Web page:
Posts tagged ‘Renee Montoya’

Detective Annual 12 – Batman meets the Night Runner, the Questions seeks help, and the origin of the Night Runner


There are three stories in Detective Annual 12 (2011), two of which deal with a new hero, the Night Runner, who will become part of Batman Incorporated.


So it’s appropriate that the Night Runner opens this book, in the first story, by David Hine and Agustin Padilla.  He is heading across the Paris rooftops, though we do not yet know why, and finds himself pursued by Batman.  His attempts to get away are futile, and he understands why when he sees that he is facing two Batmen, not just one.


The rest of this story is a flashback, taking us full-circle back to the opening.  Bruce Wayne comes to Paris to try to see his Batman, Incorporated plan, but finds no interest among the French in importing an American hero.


But a hero is desperately needed.  An organization called the Golden Door, lead by a woman called Korrigan, has been behind a number of assassinations, of people across the political spectrum, which has caused tensions and reprisals.  Renee Montoya comes to join the cult, though it’s a safe bet she is doing this undercover for Batman.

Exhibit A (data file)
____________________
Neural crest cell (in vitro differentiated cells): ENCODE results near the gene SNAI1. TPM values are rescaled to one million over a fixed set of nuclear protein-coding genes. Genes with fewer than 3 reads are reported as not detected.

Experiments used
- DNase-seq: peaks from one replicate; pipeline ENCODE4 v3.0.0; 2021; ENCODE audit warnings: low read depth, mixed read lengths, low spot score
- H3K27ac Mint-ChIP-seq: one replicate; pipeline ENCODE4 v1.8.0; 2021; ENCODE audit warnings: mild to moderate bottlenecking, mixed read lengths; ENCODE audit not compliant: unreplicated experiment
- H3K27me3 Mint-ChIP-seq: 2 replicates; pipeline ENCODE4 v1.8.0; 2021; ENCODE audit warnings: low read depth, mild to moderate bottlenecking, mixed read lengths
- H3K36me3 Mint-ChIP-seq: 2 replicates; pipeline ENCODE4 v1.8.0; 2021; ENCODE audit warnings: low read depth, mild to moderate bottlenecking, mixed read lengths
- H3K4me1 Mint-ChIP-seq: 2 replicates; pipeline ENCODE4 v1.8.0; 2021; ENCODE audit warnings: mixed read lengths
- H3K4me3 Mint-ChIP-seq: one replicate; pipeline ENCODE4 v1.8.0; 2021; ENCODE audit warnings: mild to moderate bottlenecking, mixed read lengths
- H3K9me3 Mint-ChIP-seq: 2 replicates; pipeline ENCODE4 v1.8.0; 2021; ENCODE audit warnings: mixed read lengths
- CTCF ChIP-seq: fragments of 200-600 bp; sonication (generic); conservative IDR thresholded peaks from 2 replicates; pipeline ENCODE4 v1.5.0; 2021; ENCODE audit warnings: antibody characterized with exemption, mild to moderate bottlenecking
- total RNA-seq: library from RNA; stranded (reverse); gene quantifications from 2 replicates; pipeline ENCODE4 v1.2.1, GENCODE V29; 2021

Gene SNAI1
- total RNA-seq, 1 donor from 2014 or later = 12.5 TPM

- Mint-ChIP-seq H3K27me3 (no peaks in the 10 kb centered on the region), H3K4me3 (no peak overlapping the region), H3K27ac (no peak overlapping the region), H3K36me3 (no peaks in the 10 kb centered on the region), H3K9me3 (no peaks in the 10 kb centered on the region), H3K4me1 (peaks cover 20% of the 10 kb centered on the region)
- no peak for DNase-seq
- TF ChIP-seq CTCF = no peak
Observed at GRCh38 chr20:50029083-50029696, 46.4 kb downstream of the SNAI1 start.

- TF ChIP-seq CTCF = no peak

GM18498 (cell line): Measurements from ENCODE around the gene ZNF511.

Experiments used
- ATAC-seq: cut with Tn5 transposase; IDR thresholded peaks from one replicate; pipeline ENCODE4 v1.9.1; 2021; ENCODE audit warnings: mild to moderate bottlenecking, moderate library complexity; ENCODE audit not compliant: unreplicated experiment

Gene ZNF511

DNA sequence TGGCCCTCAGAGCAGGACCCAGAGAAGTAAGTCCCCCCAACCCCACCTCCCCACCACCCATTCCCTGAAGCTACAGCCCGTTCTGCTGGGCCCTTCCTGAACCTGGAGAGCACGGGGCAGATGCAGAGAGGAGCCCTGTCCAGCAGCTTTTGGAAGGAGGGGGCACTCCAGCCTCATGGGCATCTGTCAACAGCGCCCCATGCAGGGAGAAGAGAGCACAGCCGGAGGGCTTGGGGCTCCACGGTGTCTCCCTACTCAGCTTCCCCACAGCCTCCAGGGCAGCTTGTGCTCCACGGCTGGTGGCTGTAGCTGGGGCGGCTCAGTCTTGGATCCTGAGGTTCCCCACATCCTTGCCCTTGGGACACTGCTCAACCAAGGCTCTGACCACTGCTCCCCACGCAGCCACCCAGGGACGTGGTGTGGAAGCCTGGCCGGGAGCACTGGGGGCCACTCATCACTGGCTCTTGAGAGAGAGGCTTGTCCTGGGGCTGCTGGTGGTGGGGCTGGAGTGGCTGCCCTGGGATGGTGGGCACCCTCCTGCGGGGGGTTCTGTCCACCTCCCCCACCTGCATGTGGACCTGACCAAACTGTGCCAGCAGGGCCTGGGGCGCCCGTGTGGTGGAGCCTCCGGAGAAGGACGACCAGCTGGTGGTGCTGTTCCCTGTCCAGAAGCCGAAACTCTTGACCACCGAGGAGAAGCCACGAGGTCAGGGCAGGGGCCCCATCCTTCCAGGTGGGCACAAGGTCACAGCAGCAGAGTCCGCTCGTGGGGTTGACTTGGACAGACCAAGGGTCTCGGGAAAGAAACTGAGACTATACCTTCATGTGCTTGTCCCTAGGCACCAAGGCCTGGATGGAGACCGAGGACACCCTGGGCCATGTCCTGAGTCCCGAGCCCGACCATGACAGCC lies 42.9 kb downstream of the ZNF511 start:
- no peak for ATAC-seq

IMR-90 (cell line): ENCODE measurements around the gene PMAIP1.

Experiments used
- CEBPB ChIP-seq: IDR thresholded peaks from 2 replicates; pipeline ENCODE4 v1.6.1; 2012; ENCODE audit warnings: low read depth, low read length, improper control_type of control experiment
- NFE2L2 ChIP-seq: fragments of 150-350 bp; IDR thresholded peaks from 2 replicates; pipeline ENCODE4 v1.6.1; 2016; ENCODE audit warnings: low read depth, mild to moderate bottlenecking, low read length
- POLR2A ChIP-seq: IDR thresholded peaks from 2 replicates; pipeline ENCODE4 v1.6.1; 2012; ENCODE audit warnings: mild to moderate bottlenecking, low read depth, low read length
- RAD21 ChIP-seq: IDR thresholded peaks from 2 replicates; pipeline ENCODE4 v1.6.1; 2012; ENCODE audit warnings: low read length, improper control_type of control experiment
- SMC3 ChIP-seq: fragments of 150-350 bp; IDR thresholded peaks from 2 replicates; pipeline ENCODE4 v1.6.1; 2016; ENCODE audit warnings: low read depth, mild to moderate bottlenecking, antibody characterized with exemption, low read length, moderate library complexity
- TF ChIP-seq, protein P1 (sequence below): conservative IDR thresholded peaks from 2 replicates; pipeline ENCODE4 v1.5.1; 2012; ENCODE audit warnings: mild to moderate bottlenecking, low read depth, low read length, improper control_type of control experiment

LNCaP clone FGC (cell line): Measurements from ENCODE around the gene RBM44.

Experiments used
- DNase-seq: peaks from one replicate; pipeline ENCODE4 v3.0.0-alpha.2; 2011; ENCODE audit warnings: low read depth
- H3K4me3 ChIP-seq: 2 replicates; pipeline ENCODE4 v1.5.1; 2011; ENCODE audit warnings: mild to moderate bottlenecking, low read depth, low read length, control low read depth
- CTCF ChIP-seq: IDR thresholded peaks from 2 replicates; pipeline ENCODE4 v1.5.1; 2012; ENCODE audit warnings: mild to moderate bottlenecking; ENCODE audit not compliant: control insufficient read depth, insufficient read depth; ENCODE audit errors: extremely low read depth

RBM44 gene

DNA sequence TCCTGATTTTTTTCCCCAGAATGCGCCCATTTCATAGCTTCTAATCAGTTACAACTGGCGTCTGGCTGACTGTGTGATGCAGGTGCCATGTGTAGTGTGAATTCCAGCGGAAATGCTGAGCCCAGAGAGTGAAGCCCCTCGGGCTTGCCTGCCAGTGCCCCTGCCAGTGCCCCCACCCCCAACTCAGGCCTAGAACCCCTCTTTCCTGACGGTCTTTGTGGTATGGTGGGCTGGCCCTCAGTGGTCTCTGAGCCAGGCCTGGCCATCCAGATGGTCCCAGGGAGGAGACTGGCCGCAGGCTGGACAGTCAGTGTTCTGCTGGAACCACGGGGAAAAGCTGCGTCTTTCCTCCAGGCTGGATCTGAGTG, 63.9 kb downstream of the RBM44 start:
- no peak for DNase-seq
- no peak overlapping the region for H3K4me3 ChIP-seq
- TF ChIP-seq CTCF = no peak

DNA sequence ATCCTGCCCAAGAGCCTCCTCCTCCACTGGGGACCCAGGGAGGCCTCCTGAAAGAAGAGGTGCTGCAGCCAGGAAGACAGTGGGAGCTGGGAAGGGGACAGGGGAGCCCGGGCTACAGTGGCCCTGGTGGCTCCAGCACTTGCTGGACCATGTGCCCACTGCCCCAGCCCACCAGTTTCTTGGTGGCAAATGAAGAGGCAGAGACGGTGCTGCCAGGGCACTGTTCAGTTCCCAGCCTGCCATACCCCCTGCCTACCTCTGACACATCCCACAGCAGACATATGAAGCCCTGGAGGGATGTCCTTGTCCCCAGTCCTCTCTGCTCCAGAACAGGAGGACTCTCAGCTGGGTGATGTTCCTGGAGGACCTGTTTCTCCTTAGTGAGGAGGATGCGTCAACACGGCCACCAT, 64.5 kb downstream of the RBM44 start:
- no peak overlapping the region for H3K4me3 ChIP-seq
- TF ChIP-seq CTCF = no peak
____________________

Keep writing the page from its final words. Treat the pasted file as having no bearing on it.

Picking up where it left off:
The next planned assassination is of a popular rap singer.  Night Runner has figured this out, and was heading there when he ran into Bruce and Dick.  They determine that he is not part of the Golden Door, and has the same goal they do, of preventing the murder.

The story continues in this years Batman Annual.


The Question heads to Nanda Parbat, in a story, by Brad Desnoyer, Lee Ferguson and Ryan Winn, that follows up the Mark of Cain element from her earlier series.


She consults with Richard Dragon, who takes her down to a secret city hidden below the secret, hidden city of Nanda Parbat.  There Renee encounters an ancient immortal, a creature of misery and torment, living out an endless punishment.  He tries to con Renee into taking his place, telling her she is damned.  But Renee refuses to feel any shame about her life or her choices, and the mark begins to vanish on its own.

It is made clear that the mark is not gone, it’s simply hidden.

Not a bad story, and the Mark of Cain could have been developed interestingly, but I believe this is Renee Montoya’s last appearance before Flashpoint, and the New 52 will see a completely different version of the Question.


The final story in the issue, by Kyle Higgins and Trevor McCarthy, details the origin of the Night Runner.


He is a young Muslim boy in Paris, living amongst constant racism and hassles.  He and his friends are targeted by everyone, from the police to total strangers.  When his best friend is killed, and then labelled a terrorist, his grief leads him to running across the rooftops.


He gets a different perspective from up there, and decides to become a masked hero.

It’s not the greatest origin story, so far, but it does continue in this year’s Batman Annual.



Detective 865 – how Jeremiah Arkham became Black Mask, and the Question ends


David Hine and Jeremy Haun conclude the look at Jeremiah Arkham in Detective 865 (July 2010).